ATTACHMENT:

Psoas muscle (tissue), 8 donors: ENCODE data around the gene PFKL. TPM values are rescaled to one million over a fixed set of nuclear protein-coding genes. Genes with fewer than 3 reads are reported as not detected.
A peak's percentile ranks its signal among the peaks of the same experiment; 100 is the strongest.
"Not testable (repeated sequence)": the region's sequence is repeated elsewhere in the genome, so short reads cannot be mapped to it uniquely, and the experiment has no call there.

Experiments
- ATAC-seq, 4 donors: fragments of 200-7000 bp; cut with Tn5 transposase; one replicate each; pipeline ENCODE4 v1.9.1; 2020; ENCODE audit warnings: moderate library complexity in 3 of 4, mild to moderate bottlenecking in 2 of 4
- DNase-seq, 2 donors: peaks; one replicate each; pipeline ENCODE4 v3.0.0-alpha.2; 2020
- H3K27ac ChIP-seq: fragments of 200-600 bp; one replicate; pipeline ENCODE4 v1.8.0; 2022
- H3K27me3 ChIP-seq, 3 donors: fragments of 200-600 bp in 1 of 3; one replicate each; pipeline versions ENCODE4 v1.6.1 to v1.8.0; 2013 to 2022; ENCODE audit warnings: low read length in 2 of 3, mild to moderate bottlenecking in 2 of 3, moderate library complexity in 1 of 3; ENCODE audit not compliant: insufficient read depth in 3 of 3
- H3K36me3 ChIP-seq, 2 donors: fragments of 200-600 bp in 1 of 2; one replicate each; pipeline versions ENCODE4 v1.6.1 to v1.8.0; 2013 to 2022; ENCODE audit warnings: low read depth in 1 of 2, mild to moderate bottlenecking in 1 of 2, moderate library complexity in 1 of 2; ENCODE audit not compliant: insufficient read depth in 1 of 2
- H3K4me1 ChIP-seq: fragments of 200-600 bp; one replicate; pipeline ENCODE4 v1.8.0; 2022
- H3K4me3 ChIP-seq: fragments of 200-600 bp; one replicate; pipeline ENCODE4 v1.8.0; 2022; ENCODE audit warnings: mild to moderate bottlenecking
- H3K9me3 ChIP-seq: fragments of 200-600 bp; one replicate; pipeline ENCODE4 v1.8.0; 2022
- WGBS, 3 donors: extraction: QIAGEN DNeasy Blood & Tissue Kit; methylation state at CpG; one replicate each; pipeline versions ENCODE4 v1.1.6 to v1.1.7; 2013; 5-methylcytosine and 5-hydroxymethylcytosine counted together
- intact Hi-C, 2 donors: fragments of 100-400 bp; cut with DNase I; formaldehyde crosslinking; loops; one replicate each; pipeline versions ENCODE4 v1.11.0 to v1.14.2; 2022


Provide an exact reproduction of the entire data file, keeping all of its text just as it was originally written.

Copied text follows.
Psoas muscle (tissue), 8 donors: ENCODE data around the gene PFKL. TPM values are rescaled to one million over a fixed set of nuclear protein-coding genes. Genes with fewer than 3 reads are reported as not detected.
A peak's percentile ranks its signal among the peaks of the same experiment; 100 is the strongest.
"Not testable (repeated sequence)": the region's sequence is repeated elsewhere in the genome, so short reads cannot be mapped to it uniquely, and the experiment has no call there.

Experiments
- ATAC-seq, 4 donors: fragments of 200-7000 bp; cut with Tn5 transposase; one replicate each; pipeline ENCODE4 v1.9.1; 2020; ENCODE audit warnings: moderate library complexity in 3 of 4, mild to moderate bottlenecking in 2 of 4
- DNase-seq, 2 donors: peaks; one replicate each; pipeline ENCODE4 v3.0.0-alpha.2; 2020
- H3K27ac ChIP-seq: fragments of 200-600 bp; one replicate; pipeline ENCODE4 v1.8.0; 2022
- H3K27me3 ChIP-seq, 3 donors: fragments of 200-600 bp in 1 of 3; one replicate each; pipeline versions ENCODE4 v1.6.1 to v1.8.0; 2013 to 2022; ENCODE audit warnings: low read length in 2 of 3, mild to moderate bottlenecking in 2 of 3, moderate library complexity in 1 of 3; ENCODE audit not compliant: insufficient read depth in 3 of 3
- H3K36me3 ChIP-seq, 2 donors: fragments of 200-600 bp in 1 of 2; one replicate each; pipeline versions ENCODE4 v1.6.1 to v1.8.0; 2013 to 2022; ENCODE audit warnings: low read depth in 1 of 2, mild to moderate bottlenecking in 1 of 2, moderate library complexity in 1 of 2; ENCODE audit not compliant: insufficient read depth in 1 of 2
- H3K4me1 ChIP-seq: fragments of 200-600 bp; one replicate; pipeline ENCODE4 v1.8.0; 2022
- H3K4me3 ChIP-seq: fragments of 200-600 bp; one replicate; pipeline ENCODE4 v1.8.0; 2022; ENCODE audit warnings: mild to moderate bottlenecking
- H3K9me3 ChIP-seq: fragments of 200-600 bp; one replicate; pipeline ENCODE4 v1.8.0; 2022
- WGBS, 3 donors: extraction: QIAGEN DNeasy Blood & Tissue Kit; methylation state at CpG; one replicate each; pipeline versions ENCODE4 v1.1.6 to v1.1.7; 2013; 5-methylcytosine and 5-hydroxymethylcytosine counted together
- intact Hi-C, 2 donors: fragments of 100-400 bp; cut with DNase I; formaldehyde crosslinking; loops; one replicate each; pipeline versions ENCODE4 v1.11.0 to v1.14.2; 2022